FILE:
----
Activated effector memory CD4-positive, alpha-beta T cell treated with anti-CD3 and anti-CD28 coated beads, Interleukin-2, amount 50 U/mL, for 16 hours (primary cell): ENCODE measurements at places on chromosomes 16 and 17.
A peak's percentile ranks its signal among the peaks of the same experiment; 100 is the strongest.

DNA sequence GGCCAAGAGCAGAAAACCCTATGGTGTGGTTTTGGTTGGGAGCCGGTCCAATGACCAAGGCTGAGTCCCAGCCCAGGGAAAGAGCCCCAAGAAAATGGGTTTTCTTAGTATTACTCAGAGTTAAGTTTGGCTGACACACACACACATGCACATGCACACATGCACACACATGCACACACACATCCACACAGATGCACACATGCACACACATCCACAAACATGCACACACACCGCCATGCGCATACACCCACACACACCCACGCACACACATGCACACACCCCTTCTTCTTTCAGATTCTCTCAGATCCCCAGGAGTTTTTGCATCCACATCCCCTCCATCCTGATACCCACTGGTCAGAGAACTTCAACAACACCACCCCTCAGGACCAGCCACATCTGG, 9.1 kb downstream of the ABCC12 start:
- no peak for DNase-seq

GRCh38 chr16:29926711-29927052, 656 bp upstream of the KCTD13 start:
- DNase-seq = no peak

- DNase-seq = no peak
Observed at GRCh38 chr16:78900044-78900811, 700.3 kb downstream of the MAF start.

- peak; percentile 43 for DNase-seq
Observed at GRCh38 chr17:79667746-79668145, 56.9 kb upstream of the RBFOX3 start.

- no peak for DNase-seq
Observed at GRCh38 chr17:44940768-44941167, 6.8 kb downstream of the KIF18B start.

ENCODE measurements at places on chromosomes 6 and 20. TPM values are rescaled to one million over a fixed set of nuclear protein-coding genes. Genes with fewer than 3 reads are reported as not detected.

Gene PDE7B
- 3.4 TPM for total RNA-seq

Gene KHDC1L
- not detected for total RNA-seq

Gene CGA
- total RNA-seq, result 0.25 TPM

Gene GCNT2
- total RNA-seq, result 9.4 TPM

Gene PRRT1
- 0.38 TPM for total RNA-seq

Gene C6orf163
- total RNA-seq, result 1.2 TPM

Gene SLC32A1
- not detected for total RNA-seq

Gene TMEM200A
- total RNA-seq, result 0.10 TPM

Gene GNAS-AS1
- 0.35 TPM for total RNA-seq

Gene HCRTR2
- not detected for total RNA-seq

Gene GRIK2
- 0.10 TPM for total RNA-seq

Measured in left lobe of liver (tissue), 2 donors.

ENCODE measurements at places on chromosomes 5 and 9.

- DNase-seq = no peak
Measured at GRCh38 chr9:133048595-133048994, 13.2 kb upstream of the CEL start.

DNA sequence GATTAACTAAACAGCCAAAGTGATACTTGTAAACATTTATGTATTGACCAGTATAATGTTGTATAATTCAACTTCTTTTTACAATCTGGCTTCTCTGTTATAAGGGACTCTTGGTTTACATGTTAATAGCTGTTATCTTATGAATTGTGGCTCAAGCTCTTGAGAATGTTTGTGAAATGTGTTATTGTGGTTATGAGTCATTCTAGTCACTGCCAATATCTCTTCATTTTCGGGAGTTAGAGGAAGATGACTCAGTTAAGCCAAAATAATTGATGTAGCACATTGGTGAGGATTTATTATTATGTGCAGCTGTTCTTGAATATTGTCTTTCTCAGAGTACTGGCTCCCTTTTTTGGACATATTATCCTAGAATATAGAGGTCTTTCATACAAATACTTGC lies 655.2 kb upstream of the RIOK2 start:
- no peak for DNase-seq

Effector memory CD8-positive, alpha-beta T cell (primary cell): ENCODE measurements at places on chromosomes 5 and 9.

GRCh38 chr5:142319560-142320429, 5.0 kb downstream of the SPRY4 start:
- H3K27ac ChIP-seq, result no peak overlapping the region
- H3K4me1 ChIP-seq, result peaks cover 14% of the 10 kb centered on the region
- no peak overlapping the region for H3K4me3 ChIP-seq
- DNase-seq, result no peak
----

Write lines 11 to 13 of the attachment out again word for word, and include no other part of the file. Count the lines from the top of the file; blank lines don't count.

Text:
- no peak for DNase-seq
Observed at GRCh38 chr17:44940768-44941167, 6.8 kb downstream of the KIF18B start.

ENCODE measurements at places on chromosomes 6 and 20. TPM values are rescaled to one million over a fixed set of nuclear protein-coding genes. Genes with fewer than 3 reads are reported as not detected.